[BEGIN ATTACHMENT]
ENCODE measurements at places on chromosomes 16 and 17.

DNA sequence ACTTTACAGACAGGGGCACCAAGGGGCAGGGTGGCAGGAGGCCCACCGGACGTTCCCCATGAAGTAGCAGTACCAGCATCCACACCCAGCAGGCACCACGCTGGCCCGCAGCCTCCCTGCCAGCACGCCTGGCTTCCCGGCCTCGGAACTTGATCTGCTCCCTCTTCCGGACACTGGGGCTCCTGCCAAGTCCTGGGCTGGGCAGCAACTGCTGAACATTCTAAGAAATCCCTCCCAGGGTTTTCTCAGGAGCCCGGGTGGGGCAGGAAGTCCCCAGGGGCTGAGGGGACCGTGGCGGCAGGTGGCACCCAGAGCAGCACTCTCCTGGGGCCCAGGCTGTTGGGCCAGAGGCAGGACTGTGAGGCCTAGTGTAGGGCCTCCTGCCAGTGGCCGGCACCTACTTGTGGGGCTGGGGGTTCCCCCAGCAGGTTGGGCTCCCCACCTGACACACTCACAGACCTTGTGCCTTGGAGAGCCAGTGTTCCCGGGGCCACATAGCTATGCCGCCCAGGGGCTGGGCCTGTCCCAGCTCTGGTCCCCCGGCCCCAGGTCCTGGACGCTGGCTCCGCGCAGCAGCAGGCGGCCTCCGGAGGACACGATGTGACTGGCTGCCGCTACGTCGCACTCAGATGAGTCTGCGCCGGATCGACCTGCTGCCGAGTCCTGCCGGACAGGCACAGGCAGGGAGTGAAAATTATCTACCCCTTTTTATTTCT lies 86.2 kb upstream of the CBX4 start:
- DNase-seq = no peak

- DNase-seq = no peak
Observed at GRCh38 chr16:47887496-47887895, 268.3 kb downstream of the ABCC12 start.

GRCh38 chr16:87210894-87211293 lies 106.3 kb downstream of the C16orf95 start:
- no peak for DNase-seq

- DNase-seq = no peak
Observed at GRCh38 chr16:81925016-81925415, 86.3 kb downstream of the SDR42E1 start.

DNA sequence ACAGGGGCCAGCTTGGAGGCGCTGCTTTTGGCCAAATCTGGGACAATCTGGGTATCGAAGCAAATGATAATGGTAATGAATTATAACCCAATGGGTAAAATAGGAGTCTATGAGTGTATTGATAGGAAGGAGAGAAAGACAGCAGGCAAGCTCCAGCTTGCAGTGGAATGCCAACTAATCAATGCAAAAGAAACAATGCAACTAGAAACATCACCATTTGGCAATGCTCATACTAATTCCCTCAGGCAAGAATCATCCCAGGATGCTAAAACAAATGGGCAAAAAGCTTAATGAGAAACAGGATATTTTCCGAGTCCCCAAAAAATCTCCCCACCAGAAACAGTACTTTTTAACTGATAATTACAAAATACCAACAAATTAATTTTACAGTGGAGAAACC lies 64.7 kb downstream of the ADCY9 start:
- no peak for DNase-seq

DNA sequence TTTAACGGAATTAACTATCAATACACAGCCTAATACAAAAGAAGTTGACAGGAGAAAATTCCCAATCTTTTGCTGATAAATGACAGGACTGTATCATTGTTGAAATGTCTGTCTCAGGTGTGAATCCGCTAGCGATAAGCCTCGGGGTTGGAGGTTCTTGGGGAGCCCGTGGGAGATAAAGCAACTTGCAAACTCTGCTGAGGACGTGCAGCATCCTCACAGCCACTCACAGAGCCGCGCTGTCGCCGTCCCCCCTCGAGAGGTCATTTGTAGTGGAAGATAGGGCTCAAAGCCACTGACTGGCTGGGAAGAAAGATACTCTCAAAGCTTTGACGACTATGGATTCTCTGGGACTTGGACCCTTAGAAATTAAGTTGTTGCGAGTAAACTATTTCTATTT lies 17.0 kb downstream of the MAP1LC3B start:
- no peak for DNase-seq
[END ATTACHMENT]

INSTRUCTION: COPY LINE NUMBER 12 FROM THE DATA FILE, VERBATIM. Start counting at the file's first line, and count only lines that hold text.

DNA sequence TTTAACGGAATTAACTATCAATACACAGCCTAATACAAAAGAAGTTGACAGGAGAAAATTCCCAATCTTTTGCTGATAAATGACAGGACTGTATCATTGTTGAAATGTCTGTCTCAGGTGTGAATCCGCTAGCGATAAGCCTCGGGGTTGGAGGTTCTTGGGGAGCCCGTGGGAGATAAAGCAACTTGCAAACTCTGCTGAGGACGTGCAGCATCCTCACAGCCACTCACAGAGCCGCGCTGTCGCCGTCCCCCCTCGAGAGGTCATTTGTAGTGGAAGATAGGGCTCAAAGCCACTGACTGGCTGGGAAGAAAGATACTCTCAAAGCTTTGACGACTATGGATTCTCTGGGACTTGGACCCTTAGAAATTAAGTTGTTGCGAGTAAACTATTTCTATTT lies 17.0 kb downstream of the MAP1LC3B start: